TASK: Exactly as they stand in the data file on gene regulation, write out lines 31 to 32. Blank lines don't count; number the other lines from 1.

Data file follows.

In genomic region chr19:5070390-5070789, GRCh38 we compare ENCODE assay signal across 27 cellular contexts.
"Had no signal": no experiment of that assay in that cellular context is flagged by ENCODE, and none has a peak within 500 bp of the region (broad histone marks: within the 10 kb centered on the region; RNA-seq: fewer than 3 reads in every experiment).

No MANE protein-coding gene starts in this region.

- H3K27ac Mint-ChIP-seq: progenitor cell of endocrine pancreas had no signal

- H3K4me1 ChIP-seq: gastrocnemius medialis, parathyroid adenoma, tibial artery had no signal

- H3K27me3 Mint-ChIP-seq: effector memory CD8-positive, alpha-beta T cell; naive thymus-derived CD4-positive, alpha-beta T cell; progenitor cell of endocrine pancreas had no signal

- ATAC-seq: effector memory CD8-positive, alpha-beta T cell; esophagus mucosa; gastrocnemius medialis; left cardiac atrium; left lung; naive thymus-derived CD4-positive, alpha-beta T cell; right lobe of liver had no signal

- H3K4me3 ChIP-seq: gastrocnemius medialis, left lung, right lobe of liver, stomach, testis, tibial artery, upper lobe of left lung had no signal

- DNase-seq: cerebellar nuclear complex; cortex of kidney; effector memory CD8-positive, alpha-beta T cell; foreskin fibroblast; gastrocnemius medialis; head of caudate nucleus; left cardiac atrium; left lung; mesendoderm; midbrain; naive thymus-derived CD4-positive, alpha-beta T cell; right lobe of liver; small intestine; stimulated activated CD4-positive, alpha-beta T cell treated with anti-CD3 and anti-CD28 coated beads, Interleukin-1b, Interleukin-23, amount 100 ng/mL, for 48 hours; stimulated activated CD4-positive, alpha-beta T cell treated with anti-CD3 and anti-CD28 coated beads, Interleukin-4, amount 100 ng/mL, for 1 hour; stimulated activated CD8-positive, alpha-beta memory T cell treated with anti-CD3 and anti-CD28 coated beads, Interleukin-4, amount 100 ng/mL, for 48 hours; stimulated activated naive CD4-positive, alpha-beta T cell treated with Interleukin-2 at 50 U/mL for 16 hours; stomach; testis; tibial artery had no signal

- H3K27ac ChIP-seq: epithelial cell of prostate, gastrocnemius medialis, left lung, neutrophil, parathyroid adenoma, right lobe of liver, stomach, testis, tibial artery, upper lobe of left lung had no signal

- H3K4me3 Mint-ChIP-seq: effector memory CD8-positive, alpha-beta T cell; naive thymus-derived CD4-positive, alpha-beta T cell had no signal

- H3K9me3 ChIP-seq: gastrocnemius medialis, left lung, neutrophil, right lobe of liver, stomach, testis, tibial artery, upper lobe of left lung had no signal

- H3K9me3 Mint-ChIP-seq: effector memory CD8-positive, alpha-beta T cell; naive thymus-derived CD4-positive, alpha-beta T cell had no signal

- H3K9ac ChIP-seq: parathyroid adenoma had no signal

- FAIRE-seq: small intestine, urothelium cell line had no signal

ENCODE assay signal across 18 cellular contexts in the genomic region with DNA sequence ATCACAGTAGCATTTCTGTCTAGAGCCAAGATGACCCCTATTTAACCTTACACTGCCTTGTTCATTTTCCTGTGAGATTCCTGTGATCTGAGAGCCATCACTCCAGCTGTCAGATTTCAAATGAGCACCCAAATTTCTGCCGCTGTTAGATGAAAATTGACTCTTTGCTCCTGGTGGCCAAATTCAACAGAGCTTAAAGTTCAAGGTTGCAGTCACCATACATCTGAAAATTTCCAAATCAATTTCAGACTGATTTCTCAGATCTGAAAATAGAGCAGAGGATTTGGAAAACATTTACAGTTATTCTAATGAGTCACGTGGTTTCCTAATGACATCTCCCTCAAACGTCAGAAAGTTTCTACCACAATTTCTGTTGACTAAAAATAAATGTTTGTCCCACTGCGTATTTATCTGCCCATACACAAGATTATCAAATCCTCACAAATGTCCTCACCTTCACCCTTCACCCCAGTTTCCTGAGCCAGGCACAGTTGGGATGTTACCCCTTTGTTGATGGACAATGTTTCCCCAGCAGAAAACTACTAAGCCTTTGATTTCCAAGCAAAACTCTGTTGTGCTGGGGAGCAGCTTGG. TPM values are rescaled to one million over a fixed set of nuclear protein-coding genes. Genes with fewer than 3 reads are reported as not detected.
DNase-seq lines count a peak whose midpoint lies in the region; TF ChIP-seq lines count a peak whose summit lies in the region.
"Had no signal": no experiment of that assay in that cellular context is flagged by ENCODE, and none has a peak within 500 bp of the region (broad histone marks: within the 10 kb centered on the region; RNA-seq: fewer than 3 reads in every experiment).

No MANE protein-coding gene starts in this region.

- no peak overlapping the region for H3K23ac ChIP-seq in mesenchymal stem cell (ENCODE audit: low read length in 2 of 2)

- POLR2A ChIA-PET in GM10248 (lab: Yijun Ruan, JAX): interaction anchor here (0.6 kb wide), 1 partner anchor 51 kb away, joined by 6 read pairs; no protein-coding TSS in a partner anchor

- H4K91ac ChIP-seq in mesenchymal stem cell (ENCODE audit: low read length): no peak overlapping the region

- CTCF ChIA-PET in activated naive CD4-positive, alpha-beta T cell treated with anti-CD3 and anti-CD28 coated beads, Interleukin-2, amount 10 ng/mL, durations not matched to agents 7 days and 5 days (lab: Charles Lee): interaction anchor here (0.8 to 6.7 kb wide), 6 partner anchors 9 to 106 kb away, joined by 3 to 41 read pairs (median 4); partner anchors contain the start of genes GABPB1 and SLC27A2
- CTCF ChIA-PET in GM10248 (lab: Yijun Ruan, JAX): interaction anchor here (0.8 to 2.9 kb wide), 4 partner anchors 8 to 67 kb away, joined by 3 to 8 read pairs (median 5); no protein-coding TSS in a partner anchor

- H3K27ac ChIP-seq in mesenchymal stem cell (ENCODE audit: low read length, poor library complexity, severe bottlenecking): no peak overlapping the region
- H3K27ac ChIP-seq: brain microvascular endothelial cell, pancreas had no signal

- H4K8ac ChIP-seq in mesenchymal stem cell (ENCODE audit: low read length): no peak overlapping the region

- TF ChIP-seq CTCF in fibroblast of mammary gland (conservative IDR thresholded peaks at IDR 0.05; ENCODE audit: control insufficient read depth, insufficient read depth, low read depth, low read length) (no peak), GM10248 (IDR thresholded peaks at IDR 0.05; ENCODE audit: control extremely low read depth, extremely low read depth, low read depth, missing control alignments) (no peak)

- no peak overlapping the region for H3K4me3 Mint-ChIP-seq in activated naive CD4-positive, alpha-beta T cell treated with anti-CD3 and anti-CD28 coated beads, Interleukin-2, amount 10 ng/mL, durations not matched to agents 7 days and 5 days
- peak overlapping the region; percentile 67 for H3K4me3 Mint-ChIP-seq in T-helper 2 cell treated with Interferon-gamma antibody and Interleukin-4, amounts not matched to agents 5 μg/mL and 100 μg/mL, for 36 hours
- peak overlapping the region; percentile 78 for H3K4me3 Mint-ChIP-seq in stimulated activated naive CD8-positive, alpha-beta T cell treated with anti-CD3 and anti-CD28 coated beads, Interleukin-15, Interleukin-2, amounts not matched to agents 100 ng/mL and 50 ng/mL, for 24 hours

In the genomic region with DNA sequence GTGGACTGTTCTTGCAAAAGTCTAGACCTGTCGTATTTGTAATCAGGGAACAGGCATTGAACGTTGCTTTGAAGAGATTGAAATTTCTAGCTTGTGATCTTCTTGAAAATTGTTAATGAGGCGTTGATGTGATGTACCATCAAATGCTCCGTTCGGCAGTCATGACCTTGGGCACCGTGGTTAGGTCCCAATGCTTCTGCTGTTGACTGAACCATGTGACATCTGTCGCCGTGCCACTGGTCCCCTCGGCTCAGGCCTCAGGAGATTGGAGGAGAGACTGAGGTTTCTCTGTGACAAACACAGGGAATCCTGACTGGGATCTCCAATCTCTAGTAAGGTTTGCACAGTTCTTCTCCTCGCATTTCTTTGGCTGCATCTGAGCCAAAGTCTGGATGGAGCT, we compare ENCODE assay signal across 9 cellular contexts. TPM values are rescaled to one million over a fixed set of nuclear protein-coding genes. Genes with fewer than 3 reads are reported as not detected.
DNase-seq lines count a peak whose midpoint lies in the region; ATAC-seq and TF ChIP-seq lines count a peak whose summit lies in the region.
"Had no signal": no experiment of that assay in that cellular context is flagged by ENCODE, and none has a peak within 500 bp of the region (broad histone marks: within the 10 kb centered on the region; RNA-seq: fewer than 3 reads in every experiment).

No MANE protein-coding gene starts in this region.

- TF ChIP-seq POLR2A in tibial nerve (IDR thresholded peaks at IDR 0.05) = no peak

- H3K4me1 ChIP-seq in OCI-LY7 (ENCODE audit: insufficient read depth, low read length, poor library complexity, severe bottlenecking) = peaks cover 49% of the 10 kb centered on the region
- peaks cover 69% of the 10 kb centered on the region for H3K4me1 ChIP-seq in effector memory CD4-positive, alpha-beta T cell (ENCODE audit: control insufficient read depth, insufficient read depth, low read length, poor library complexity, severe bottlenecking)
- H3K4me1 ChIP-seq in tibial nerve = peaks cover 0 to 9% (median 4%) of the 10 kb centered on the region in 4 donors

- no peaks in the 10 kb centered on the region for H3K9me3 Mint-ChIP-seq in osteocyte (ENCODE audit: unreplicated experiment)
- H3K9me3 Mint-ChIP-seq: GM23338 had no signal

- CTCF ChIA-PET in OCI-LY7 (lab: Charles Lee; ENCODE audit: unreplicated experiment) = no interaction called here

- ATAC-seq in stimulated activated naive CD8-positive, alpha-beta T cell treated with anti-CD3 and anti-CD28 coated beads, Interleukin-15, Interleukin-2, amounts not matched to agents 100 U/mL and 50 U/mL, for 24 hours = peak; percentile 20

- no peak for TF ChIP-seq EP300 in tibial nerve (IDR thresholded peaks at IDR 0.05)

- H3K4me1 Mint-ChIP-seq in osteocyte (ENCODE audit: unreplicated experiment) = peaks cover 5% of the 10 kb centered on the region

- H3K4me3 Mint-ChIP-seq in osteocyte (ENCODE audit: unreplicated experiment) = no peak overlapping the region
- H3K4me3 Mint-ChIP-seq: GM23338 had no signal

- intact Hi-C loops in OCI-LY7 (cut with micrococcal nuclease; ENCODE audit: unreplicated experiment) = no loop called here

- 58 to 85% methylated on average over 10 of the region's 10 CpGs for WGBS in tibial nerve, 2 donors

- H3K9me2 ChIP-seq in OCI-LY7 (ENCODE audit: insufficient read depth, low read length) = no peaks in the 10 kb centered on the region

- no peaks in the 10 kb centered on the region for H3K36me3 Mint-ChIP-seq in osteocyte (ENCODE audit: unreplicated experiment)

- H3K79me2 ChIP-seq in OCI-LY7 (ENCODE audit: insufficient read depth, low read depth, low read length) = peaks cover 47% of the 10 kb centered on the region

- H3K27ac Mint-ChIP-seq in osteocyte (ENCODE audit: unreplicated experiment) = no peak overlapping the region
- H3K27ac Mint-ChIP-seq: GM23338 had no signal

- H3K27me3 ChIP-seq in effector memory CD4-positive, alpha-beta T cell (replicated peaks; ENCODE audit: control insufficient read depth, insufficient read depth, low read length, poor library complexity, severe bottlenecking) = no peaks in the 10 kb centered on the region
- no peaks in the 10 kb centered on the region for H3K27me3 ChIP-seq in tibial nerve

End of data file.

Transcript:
- peak overlapping the region; percentile 78 for H3K4me3 Mint-ChIP-seq in stimulated activated naive CD8-positive, alpha-beta T cell treated with anti-CD3 and anti-CD28 coated beads, Interleukin-15, Interleukin-2, amounts not matched to agents 100 ng/mL and 50 ng/mL, for 24 hours

In the genomic region with DNA sequence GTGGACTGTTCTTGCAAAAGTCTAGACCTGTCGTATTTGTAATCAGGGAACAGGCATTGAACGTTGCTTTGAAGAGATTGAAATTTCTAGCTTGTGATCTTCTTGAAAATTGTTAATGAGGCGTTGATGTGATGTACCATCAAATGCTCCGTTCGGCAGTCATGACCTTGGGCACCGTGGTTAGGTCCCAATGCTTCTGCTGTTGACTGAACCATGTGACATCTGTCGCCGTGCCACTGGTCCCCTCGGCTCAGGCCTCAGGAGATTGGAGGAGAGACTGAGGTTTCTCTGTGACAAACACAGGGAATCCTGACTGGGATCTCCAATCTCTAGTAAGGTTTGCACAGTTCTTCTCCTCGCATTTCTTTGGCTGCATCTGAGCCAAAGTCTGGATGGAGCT, we compare ENCODE assay signal across 9 cellular contexts. TPM values are rescaled to one million over a fixed set of nuclear protein-coding genes. Genes with fewer than 3 reads are reported as not detected.